If you’ve got a good thing going, conventional wisdom is not to mess with it too much. That’s the track Kawasaki is taking with its new Z900 SE. The Japanese giant’s venerable Z900 ABS naked bike has been a high achiever, though a somewhat quiet one, but it has never possessed top-of-the-line components. The base model has ancient brakes and a soft, spongy suspension that are at odds with the lively and spritely performance offered by the 948 cc inline-four motor. The Z900 SE, priced at $10,699, has inherited better.
Kawasaki has seen fit to give some much-needed attention to the suspension and brakes, with the front suspension replaced by a fully adjustable 41 mm Showa fork, and the shock has been upgraded to a shiny gold S46 Öhlins unit for far superior road holding compared to the base model. And the brakes now feature dual Brembo four-piston M4.32 calipers and a new Nissin master-cylinder. Although there’s not a night-and-day difference in braking power, the difference in feel is what you will really notice. What you squeeze at the lever is pretty much what you get at the caliper, bearing in mind you still have a slightly intrusive ABS system to deal with.
The superior performance where it matters has turned the Z900 score up a number of notches in my book. Already graced with a lovely motor that really comes alive north of 5,000 rpm, the Z900 SE now takes that delivers that output in a smoother and more controlled fashion via the new suspension, and does so in a manner that the stock Z900 can’t compete with.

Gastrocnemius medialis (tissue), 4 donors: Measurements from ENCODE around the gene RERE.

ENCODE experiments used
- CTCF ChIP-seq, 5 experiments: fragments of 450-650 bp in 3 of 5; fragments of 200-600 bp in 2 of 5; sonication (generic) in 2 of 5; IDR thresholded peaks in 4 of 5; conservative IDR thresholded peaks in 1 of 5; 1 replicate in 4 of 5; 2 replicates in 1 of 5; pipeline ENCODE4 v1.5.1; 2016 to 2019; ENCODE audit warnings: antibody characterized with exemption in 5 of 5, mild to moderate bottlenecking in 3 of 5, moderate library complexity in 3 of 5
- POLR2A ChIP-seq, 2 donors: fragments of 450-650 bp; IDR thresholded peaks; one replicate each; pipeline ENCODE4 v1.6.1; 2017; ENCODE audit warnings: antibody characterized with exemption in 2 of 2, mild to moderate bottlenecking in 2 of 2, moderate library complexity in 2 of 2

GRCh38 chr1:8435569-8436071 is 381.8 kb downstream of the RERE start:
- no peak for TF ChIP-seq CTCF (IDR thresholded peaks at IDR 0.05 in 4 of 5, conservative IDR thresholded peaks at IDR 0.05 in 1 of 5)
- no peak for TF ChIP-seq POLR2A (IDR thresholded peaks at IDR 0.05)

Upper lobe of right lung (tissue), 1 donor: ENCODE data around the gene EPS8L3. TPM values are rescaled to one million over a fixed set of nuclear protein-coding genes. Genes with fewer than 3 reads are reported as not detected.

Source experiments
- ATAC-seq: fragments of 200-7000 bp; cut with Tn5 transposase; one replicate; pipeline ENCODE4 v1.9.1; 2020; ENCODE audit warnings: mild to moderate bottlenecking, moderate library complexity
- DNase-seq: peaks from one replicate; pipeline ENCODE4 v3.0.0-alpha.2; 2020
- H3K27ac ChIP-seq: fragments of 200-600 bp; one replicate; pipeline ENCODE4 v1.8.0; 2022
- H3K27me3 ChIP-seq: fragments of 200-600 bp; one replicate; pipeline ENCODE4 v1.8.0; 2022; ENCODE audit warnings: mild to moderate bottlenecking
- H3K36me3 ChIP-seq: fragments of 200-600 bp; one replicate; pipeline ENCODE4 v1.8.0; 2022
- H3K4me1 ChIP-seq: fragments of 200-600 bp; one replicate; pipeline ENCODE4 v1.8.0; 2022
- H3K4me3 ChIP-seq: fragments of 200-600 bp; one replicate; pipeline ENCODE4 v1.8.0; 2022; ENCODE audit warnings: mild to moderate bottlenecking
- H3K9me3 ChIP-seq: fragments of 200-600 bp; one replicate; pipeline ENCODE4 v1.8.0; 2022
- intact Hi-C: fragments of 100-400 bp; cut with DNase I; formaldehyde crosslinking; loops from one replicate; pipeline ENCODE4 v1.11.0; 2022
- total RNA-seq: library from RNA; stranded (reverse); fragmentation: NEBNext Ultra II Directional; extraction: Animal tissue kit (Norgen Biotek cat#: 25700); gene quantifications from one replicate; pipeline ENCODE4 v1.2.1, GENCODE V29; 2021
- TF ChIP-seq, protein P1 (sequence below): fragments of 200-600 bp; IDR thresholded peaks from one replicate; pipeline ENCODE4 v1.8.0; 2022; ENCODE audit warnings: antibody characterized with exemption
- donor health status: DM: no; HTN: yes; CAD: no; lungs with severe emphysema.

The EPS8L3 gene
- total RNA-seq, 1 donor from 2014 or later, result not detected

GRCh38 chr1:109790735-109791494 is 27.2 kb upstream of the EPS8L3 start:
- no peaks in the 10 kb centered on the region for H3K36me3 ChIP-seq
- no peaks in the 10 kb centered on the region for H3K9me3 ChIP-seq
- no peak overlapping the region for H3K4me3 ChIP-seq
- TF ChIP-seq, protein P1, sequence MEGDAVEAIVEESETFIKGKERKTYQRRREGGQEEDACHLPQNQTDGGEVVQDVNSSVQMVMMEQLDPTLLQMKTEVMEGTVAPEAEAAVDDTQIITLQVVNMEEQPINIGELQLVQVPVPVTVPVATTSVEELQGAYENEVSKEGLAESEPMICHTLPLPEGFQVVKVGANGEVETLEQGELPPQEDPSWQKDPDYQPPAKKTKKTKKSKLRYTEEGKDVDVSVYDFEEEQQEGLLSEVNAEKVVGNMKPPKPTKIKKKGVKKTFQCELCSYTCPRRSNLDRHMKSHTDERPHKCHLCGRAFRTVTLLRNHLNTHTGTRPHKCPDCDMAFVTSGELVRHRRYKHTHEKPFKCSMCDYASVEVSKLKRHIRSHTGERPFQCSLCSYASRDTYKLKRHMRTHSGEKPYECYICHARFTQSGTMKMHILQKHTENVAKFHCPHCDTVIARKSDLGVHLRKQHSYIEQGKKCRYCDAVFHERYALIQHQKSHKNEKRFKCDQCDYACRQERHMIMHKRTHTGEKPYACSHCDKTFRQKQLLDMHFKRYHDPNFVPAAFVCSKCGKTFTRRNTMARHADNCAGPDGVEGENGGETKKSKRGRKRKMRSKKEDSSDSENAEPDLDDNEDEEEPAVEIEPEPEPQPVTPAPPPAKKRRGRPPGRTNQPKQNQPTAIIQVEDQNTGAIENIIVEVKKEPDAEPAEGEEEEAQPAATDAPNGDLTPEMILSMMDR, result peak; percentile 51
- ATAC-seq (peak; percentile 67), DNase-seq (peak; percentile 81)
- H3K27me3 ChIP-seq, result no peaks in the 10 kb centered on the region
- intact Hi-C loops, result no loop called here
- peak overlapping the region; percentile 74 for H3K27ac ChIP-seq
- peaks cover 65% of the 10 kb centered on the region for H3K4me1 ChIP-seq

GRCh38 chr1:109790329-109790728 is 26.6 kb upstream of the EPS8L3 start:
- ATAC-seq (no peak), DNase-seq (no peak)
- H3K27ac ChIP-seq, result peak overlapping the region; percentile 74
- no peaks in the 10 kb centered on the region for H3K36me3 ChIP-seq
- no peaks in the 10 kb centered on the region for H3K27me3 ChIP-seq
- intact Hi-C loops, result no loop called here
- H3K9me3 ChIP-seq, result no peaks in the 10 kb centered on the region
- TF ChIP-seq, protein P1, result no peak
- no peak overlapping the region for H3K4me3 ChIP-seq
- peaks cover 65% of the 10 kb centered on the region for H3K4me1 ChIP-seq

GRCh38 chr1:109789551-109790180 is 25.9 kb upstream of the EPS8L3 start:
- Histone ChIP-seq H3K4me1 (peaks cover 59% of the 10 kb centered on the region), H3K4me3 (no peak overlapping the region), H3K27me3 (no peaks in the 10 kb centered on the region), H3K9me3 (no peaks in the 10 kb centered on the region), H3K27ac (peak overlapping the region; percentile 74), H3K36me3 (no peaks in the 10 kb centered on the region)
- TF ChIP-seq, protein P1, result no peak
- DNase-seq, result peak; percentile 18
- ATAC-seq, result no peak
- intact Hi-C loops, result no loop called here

This is a very versatile motorcycle. It’s a dream to run errands on and will keep up with most sub-1,000 cc machines at sane speeds, but it’s not trying to be something it’s not, which is a high-end naked bike competing with the likes of BMW, KTM, Ducati and Aprilia. The SE will set you back an extra $1,600 over the base model and, along with the brakes and suspension, you’ll get the quite pretty paint scheme of Metallic Spark Black and Candy Lime Green, along with the little metallic paint flakes that sparkle at night. By contrast, the base model gets rather bland gray and purple colorways.
The bike does have its shortcomings, however. Kawasaki still runs a cable throttle on the Z900 SE, and so cruise control is not possible. The machine is also devoid of a quickshifter, which, these days, should be par for the course. You do still get four variable engine modes, a High and Low power mode, ABS, traction control and smartphone connectivity, so all is not lost on the electronics front.
One plus is that the 948 cc motor has proven rock solid as far as reliability, which is largely due to Kawasaki having an encyclopedic knowledge of large-capacity four-cylinder motors that dates back to the early 1970s, so you’re in good hands there. With the Z900 SE, Kawasaki has filled many of the required briefs for a modern naked bike, and built a good one. Should the Z900 SE ever get cruise control and a quickshifter, it could be a great one.